An idea: you could install cygwin and either utilize the cygpath utility or just stick with bash and revel in all the unix-y goodness.
(Yes, I realize it wouldn’t really help with resolving the space and quotemark issues. I’m mostly kidding…but if the major requirement is to use “a command method”, I’m just proposing an out-of-the-box solution. Again: :D)
Both single and double quotes (in pairs, of course). Embedded within each other, even.
To add to the quote/backslash tips and give a more helpful answer, I think the OP should read Microsoft’s cmd documentation, particularly the part about command extensions ~1/2 way down the linked page (turned on and off using the /e: on and /e: off switches). And there’s a full description on using quote marks, which isn’t always as straightforward as it (seems it) should be…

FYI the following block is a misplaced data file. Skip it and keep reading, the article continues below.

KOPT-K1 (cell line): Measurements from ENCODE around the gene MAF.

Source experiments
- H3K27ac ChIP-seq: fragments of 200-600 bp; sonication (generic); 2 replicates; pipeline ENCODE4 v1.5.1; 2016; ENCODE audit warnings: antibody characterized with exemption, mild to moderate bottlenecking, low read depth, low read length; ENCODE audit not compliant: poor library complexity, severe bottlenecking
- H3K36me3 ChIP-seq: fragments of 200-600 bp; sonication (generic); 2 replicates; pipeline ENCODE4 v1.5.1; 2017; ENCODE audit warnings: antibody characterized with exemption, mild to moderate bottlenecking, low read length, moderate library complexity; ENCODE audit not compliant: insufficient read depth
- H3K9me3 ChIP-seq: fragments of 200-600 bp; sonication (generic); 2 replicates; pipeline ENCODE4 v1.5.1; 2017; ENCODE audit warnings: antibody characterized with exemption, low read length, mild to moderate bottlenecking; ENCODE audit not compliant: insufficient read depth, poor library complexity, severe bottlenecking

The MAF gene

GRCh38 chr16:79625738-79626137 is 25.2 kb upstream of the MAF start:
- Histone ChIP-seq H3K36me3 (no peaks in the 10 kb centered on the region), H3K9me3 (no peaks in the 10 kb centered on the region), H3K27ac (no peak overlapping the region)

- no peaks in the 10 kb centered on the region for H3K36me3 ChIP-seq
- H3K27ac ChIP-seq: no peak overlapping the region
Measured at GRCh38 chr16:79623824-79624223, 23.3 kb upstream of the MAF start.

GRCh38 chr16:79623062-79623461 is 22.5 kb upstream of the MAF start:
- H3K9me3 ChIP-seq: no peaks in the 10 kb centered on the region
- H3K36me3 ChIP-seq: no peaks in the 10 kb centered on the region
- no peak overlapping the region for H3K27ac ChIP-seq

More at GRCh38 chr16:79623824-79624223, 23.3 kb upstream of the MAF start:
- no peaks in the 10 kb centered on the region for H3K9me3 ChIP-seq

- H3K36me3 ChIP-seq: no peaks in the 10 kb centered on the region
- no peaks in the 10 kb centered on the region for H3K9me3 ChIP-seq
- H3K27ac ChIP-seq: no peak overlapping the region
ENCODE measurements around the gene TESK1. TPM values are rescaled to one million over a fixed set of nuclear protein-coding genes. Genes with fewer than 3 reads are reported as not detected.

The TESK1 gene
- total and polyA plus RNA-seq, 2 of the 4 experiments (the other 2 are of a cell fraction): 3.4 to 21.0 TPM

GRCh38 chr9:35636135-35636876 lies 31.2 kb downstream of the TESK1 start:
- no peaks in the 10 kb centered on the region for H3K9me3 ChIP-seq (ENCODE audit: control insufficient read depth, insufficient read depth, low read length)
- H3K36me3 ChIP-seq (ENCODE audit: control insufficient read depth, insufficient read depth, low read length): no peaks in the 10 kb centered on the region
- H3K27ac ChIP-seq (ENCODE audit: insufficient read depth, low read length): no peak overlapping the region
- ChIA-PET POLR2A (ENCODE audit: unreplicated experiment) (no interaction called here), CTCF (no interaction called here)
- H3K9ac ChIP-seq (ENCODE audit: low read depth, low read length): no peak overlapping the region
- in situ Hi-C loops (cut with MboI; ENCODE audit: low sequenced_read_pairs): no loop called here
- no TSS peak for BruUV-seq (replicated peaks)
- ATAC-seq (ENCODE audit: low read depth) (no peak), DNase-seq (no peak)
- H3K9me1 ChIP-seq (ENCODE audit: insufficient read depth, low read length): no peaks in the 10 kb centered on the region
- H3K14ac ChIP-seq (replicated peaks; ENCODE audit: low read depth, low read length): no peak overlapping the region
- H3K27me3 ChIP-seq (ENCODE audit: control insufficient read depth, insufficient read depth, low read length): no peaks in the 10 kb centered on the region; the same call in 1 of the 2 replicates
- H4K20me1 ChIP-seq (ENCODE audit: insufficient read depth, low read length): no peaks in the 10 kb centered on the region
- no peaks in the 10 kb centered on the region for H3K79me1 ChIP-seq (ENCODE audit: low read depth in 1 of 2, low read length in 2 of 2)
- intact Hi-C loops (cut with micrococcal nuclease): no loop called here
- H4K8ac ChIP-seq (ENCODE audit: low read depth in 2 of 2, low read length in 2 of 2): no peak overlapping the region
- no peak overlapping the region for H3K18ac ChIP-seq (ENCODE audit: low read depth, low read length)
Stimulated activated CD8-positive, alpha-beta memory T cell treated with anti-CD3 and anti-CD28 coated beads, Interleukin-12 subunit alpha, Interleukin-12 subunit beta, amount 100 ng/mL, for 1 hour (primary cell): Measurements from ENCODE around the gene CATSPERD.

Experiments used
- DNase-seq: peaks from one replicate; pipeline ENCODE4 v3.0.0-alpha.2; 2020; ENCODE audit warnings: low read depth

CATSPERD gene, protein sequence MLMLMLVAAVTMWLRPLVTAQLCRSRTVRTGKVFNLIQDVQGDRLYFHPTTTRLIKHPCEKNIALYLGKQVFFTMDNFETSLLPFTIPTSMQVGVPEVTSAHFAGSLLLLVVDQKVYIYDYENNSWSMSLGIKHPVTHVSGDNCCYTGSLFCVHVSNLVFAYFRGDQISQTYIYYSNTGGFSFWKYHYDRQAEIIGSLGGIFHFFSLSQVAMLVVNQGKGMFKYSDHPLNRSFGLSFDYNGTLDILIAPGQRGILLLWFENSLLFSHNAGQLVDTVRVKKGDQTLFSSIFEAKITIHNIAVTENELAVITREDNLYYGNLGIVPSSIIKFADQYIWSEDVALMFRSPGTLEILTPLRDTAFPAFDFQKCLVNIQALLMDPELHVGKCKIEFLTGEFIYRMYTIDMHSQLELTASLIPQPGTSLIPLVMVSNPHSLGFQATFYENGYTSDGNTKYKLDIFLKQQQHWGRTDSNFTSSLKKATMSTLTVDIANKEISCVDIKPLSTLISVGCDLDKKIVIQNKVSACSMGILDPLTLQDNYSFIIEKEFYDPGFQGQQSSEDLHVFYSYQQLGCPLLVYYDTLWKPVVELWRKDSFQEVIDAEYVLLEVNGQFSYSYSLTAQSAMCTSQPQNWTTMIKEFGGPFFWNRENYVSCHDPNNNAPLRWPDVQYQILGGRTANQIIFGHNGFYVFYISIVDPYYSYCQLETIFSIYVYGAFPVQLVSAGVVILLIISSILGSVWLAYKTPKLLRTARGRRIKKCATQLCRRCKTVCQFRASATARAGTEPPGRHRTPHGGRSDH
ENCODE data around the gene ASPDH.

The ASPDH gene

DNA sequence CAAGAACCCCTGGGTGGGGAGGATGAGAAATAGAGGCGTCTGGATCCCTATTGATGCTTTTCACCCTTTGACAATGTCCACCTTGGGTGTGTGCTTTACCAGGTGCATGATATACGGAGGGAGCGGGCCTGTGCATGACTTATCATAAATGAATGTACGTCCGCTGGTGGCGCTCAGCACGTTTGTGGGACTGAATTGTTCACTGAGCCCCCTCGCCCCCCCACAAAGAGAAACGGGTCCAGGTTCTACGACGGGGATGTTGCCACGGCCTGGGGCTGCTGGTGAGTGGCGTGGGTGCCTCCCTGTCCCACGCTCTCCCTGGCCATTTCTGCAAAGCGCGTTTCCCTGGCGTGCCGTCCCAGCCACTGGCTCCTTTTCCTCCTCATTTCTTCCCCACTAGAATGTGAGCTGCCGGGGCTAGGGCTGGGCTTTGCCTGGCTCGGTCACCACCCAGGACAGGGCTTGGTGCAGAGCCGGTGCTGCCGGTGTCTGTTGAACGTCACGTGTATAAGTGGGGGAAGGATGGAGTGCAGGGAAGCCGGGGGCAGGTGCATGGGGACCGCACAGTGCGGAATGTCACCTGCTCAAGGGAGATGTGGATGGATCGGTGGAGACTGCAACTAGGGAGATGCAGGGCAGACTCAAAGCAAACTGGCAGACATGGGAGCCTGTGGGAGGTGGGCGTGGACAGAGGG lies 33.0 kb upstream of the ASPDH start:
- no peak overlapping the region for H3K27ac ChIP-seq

More useless trivia: On the Windows command line, the caret character (^) is sort of the moral equivalent of the backslash on Unix. So, you can also do
cd Scary^ Movies
cd “Scary Movies”
It can also be used to escape the quote character when passing command line arguments to programs. However, there’s some goofiness in how it is interpreted and it’s not exactly like how backslash works on Unix. For example, while I know that it works with cd for sure, mkdir doesn’t seem to understand it.